Scabies has been around for a long, long time. In fact, there are ancient Egyptian hieroglyphics that seem to depict people who have the mite. But where do scabies come from? And how do you catch it?
First of all, scabies comes from other people. It is spread from person to person. It tends to spread rapidly when people live in close, crowded environments, like nursing homes or day care centers. Infants and children are more likely to catch it than adults. The elderly are more likely to catch it. And people who care for them are more likely to be exposed and catch it.
Scabies is spread by skin to skin contact, which makes children and infants more susceptible. They are held a lot more by adults, and they are in close contact with each other. It also can spread through infected linens, towels, and clothing. So if someone doing the laundry in a nursing home gets the mite in her clothing and goes to change the next bed, she can spread it to someone in that room.
Is there anything that can be done to stop the spread of the mite? Avoiding personal contact if you know you have it can help. Make sure that clothing and sheets are carried in a basket, not in the arms. Also, the person carrying the clothing should wear disposable gloves, and throw them away once they are in the wash.
Some people also suggest that sulfur powder can help stop the mite. In fact, placing sulfur in the home was frequently done in medieval times as a method of preventing or getting rid of scabies. It may help work as a repellent, and it doesn’t hurt to try it if you are at high risk of catching it.
So where do scabies come from? From other humans. You can’t get it from pets or other animals. You can get from surfaces, as the mite lives for up to three days without a human host. Taking steps to stop the mite from spreading, as well as seeking treatment if you are infected, is the first step towards eradicating this pest.
We’ve talked about pictures of scabies eggs, and the scabies mite. But one other thing the doctor will look for under the microscope is scabies droppings. These are usually found with the mite and the eggs.
Scabies feces looks like little black dots under the microscope. You won’t be able to see them under your skin when you look at it. Even a magnifying glass won’t help, as it is not strong enough.
So without further ado, here are some pictures of scabies feces. This image is from the Journal of Family Practice.
This pictures actually has all three elements. The big blobby thing in the center left is the mite. The little black dots are the scabies feces. And the bigger round blobs are the eggs. Pretty gross, right?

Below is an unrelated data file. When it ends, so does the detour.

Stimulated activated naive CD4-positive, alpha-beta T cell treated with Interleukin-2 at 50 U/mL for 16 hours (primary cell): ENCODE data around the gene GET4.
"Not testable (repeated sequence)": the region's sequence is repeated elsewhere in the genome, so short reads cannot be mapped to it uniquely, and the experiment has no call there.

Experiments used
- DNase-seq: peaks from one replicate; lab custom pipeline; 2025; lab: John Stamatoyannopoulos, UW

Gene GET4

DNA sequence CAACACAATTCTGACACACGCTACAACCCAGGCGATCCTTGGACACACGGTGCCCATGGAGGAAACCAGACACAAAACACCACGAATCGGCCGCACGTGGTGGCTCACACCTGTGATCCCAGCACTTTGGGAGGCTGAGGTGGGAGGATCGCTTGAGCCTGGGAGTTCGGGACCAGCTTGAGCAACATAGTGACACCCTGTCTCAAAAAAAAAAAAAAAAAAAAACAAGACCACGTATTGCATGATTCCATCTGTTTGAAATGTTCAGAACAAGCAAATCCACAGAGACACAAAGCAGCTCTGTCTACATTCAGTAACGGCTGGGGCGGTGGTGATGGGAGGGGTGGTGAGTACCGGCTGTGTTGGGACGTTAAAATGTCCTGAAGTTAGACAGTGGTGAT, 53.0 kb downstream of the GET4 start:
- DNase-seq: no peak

Scabies is one of the worst infestations out there. It makes you itchy and miserable. It takes a lot of work to get rid of. And that’s even worse if your children have scabies!
Most people think that scabies is an STD, but it’s not. It can spread anywhere people are in close contact with each other. One of the places it tends to spread quickly at is a day care center. This means that your child could catch it, bring it home, and infect the whole family. This is not something that you want to deal with!
The scabies mite will spread from child to child through physical contact, like hugging and holding hands. It can also spread through getting into the carpet, beds, blankets, and anywhere else your child spends time. Then, when someone else spends a bit of time with that item, for example by carrying sheets down to the washer, they may get infected as well.
After getting infested with the mite, it can take about 2-4 weeks for the typical scabies rash to appear. Most parents take their children in when other methods of getting rid of the rash are not working. The doctor will take a skin scraping (a very gentle, painless procedure) and look at it under the microscope. If mites, their excrement, or their eggs are found, then scabies is diagnosed.
Treatment consists of one of two prescription creams. These must be applied all over the body, from the scalp to the soles of the feet. This can be hard to do with a child, but it’s the only way to ensure all the mite is eliminated. After a few hours, the cream can be washed off. Everyone in the household should be treated at the same time to keep from reinfecting each other.
The scabies mite can live for up to three days away from a human host, so you should also clean the house at the same time family members are undergoing treatment. Wash launderables with hot water (turn up your water heater above 120) and dry on high heat or in direct sunlight. Use steam to kill the mite on couches and beds. Some people recommend that beds be wrapped in plastic, but this may not be necessary if everyone is being treated at the same time. Sulfur powder can also help repel the mite.